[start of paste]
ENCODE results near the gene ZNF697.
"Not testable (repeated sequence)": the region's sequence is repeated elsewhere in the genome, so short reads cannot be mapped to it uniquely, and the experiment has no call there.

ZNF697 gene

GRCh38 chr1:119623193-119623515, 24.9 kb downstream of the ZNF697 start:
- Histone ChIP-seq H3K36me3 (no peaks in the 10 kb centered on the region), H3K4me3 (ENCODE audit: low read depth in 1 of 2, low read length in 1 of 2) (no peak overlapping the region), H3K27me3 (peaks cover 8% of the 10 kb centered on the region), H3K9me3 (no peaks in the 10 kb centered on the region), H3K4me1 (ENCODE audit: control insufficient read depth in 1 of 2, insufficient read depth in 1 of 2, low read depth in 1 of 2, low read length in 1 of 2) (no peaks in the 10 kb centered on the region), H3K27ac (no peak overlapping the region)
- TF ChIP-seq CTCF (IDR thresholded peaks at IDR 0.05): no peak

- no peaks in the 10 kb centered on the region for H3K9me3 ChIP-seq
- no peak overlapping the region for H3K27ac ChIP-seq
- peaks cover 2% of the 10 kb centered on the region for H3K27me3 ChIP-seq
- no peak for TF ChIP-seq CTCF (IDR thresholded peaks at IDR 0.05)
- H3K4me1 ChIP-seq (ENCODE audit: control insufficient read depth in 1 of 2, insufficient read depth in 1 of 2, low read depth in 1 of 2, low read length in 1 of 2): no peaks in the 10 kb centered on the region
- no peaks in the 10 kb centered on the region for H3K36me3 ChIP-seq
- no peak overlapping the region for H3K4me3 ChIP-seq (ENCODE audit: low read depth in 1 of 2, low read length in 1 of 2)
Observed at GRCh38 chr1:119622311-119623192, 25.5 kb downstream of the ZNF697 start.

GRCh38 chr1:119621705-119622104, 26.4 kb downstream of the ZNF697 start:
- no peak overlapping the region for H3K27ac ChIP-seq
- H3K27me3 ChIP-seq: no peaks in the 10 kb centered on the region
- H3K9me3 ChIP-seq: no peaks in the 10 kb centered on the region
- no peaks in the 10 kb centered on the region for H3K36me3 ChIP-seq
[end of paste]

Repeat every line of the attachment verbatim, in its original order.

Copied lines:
ENCODE results near the gene ZNF697.
"Not testable (repeated sequence)": the region's sequence is repeated elsewhere in the genome, so short reads cannot be mapped to it uniquely, and the experiment has no call there.

ZNF697 gene

GRCh38 chr1:119623193-119623515, 24.9 kb downstream of the ZNF697 start:
- Histone ChIP-seq H3K36me3 (no peaks in the 10 kb centered on the region), H3K4me3 (ENCODE audit: low read depth in 1 of 2, low read length in 1 of 2) (no peak overlapping the region), H3K27me3 (peaks cover 8% of the 10 kb centered on the region), H3K9me3 (no peaks in the 10 kb centered on the region), H3K4me1 (ENCODE audit: control insufficient read depth in 1 of 2, insufficient read depth in 1 of 2, low read depth in 1 of 2, low read length in 1 of 2) (no peaks in the 10 kb centered on the region), H3K27ac (no peak overlapping the region)
- TF ChIP-seq CTCF (IDR thresholded peaks at IDR 0.05): no peak

- no peaks in the 10 kb centered on the region for H3K9me3 ChIP-seq
- no peak overlapping the region for H3K27ac ChIP-seq
- peaks cover 2% of the 10 kb centered on the region for H3K27me3 ChIP-seq
- no peak for TF ChIP-seq CTCF (IDR thresholded peaks at IDR 0.05)
- H3K4me1 ChIP-seq (ENCODE audit: control insufficient read depth in 1 of 2, insufficient read depth in 1 of 2, low read depth in 1 of 2, low read length in 1 of 2): no peaks in the 10 kb centered on the region
- no peaks in the 10 kb centered on the region for H3K36me3 ChIP-seq
- no peak overlapping the region for H3K4me3 ChIP-seq (ENCODE audit: low read depth in 1 of 2, low read length in 1 of 2)
Observed at GRCh38 chr1:119622311-119623192, 25.5 kb downstream of the ZNF697 start.

GRCh38 chr1:119621705-119622104, 26.4 kb downstream of the ZNF697 start:
- no peak overlapping the region for H3K27ac ChIP-seq
- H3K27me3 ChIP-seq: no peaks in the 10 kb centered on the region
- H3K9me3 ChIP-seq: no peaks in the 10 kb centered on the region
- no peaks in the 10 kb centered on the region for H3K36me3 ChIP-seq